Quick Tips – How to Use Every Last Scrap of Solvy (WSS)

Sulky Solvy and other film-type water soluble stabilizers have wonderful recycling attributes. I use a lot of this stuff and always place the little leftovers into a glass jar. When the scraps start to add up, I do one of two things with them:

1) I iron small pieces together to make one new larger piece. To do this, I arrange the WSS scraps on parchment paper or a Teflon pressing sheet (you can also use a brown paper grocery bag) so that they all overlap and form a solid shape. I then place parchment paper over the scraps and press for about 8-10 seconds on a wool setting or until the pieces adhere to each other. Allow the parchment paper to cool before touching it.

2) I make Solvy soup by mixing the scraps with water. Here is the general recipe.


About a 1 yard equivalent of WSS scraps
1/2 cup hot distilled water
2-3 tablespoons rubbing alcohol


Place WSS scraps and hot water in a glass jar and shake well until dissolved. If the solution is to be stored, add the alcohol and keep the covered jar in your refrigerator.

To apply, dip a sponge brush or small paint brush into the WSS solution and paint onto your fabric. Allow to air dry or use a hair dryer to speed the process. When dry to touch, cover with a press cloth and quickly press with a dry iron to remove any remaining moisture. Stitch as usual and then remove WSS with water (I usually spritz it away).


Time Treasured

Tips – How to Secure Bobbin Threads

Happy Mother’s Day! I plan on spending a wonderful extended weekend surrounded by my children and grandchildren. If you read some of my previous posts, you know that I was blessed with two grandsons in March and April. I made photo transfer gift pillows this week to commemorate their births, which I will be giving to my children on Sunday.

Additionally, I created the little pink flower in the opening photo and will share the directions with you next week.

While working on the embroidery for the pillows, it came to me that some of you may like to try my method for securing those pesky thread ends on your bobbins. You can obtain products commercially that accomplish the same result, but I have a lot of bobbins to secure, so cost would be a factor.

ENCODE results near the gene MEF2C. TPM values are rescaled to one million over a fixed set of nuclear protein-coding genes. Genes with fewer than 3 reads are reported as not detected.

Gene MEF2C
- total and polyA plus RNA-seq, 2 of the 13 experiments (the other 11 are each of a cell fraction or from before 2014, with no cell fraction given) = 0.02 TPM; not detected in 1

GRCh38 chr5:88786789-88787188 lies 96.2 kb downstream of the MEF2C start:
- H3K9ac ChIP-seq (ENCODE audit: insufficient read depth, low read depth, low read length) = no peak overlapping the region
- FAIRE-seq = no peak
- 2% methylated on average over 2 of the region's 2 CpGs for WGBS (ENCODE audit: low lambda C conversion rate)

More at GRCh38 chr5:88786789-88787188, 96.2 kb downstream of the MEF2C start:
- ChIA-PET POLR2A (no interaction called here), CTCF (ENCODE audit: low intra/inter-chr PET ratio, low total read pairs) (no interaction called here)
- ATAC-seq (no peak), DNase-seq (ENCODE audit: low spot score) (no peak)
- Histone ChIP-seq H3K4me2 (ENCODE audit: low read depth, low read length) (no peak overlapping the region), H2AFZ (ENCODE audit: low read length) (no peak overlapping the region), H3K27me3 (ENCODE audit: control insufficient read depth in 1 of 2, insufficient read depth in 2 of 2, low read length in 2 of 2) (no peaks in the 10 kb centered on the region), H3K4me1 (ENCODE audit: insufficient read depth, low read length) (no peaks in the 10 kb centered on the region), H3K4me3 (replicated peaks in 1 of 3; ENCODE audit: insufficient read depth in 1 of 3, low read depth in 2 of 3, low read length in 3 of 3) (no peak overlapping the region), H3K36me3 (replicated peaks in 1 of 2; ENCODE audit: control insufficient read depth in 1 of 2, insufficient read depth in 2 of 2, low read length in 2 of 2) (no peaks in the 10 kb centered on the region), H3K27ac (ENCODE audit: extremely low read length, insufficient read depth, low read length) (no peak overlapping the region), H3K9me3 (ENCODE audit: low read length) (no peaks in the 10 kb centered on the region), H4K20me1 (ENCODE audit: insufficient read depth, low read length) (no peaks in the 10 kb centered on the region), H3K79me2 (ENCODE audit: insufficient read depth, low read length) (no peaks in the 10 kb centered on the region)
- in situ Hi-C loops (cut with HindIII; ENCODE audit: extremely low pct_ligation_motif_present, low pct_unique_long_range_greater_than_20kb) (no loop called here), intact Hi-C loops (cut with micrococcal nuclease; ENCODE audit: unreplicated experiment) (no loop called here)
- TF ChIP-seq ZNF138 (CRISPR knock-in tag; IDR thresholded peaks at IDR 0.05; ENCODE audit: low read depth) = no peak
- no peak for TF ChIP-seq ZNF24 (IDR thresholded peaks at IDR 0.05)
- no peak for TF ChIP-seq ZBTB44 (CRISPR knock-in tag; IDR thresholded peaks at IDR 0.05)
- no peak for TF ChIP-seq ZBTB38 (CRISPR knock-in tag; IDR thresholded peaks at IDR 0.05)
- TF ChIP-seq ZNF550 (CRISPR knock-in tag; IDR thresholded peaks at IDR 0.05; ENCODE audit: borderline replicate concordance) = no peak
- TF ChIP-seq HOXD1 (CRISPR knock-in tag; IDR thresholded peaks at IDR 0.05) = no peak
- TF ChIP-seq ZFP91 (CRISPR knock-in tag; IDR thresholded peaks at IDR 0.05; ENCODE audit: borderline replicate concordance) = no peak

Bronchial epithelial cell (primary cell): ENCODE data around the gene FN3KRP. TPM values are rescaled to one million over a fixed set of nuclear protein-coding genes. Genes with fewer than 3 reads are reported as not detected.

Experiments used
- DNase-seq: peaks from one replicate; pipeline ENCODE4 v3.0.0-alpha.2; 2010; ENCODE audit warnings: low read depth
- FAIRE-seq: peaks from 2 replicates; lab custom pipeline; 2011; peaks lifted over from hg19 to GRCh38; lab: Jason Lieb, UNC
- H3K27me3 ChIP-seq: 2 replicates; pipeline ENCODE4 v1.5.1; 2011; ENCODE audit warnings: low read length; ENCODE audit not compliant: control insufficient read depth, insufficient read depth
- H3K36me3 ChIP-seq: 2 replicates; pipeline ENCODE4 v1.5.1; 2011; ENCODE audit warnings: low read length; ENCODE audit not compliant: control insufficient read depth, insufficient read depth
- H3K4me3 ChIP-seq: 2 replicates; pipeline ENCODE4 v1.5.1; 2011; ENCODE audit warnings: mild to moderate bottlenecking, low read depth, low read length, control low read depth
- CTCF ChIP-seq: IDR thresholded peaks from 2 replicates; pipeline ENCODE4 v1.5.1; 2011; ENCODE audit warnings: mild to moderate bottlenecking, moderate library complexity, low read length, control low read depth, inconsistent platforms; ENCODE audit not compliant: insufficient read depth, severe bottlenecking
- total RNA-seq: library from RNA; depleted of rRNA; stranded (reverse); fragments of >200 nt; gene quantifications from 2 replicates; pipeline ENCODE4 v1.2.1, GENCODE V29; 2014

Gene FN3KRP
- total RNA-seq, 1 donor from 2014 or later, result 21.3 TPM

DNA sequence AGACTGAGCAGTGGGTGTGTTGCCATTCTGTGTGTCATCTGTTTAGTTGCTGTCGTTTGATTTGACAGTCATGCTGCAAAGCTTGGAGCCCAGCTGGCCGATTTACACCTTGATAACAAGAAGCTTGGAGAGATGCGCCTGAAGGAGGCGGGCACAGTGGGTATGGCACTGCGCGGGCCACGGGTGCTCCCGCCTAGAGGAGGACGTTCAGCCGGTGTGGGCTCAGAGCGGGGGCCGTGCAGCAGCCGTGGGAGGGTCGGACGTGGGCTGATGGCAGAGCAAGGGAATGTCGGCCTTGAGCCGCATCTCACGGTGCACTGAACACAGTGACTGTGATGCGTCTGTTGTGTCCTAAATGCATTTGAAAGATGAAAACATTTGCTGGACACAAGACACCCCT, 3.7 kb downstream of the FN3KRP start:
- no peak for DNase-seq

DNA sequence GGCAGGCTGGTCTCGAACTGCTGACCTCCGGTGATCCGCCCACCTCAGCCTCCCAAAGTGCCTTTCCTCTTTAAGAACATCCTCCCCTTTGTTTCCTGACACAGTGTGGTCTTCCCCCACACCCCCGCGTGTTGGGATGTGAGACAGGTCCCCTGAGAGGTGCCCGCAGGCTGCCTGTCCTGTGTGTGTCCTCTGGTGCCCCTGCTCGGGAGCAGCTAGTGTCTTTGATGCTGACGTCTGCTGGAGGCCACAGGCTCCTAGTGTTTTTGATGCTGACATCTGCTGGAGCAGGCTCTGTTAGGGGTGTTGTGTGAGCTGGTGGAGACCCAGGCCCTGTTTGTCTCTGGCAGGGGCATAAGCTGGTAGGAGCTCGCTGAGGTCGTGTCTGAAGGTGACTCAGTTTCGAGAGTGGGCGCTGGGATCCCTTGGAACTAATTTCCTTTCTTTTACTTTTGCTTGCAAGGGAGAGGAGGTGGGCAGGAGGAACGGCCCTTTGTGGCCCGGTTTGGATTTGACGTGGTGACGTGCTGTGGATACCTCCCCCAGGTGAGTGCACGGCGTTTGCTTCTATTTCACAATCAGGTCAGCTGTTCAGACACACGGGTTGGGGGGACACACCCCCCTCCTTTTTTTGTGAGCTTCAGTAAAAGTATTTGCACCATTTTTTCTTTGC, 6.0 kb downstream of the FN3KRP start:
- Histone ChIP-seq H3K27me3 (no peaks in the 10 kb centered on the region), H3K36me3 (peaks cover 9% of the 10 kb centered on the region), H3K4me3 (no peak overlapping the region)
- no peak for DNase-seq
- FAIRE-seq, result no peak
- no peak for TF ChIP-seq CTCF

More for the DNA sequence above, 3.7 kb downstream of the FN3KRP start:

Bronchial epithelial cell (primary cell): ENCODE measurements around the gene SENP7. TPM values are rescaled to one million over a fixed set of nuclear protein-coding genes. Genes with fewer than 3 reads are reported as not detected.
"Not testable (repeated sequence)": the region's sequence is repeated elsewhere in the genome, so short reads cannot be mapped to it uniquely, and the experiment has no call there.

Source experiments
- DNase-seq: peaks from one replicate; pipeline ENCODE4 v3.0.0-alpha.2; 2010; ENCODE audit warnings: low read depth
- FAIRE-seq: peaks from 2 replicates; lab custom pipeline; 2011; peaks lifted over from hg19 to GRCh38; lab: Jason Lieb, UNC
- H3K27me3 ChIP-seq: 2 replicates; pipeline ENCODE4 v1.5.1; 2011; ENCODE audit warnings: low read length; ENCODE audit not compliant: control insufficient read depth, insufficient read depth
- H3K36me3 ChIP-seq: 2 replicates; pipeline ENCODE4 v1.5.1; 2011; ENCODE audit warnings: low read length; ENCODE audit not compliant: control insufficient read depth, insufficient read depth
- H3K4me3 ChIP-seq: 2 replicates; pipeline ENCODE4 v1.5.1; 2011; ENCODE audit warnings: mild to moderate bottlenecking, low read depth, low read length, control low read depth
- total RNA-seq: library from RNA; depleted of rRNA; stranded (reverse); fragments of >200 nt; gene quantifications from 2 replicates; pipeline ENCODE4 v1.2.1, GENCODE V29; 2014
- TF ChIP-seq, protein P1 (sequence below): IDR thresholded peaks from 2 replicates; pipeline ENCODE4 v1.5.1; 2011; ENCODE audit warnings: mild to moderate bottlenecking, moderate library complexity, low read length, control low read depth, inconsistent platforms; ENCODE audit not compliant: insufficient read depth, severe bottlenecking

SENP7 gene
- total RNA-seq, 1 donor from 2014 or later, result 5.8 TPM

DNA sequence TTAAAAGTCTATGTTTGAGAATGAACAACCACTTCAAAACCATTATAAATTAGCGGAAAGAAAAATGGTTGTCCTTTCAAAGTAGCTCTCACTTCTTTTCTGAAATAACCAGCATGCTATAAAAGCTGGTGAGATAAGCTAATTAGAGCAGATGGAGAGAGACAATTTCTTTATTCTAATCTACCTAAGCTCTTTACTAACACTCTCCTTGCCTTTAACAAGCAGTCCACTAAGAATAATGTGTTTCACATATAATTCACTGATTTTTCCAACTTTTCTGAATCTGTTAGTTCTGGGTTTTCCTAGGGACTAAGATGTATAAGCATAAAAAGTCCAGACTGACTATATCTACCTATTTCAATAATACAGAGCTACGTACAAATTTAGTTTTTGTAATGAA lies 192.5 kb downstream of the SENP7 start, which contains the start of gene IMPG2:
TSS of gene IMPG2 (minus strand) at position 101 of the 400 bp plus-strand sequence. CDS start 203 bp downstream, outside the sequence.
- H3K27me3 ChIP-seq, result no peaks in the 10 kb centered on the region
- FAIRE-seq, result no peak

Instead, I purchase a length of clear tubing at the hardware store. You can take a bobbin sample with you to make sure you buy the correct size. (I believe mine is about 3/8″ circumference.)

With a pair of heavy duty kitchen or utility shears, cut pieces of tubing the interior width of your bobbin. Next, cut through the circle to create an opening.

Simply slip the tubes around your bobbins and thread tails will be a thing of the past.

Blessings to you and have a wonderful weekend.


N. Rene West
Time Treasured

Quilts – Like the Stars (part 4)

The making of Like the Stars coincided with my birthday. In the early stages of planning, I began thinking about quilting motifs that would carry the various themes of Daniel onto the surface of the quilt. One thing I knew: Like the Stars was predestined for some heavy quilting. Well, back to my birthday. Would you believe my wonderful husband gave me a new Bernina Aurora 440 QE, BSR (stitch regulator) and all, as a birthday present! It was love at first stitch and certainly a timely gift considering the project at hand.

With the piecing completed, the time had arrived for surface work. Daniel is best known for his short stay in the lions’ den, so I chose this motif for the border. First, I digitized a lion (redwork style) and saved an additional file in mirror image. Next, I stabilized the areas on the underside of the quilt top where the lions would be embroidered. There is a great stabilizer on the market that is 100% cotton and can be ironed on. It’s the perfect choice for quilters who integrate machine embroidery into their quilts.

Digitized Lion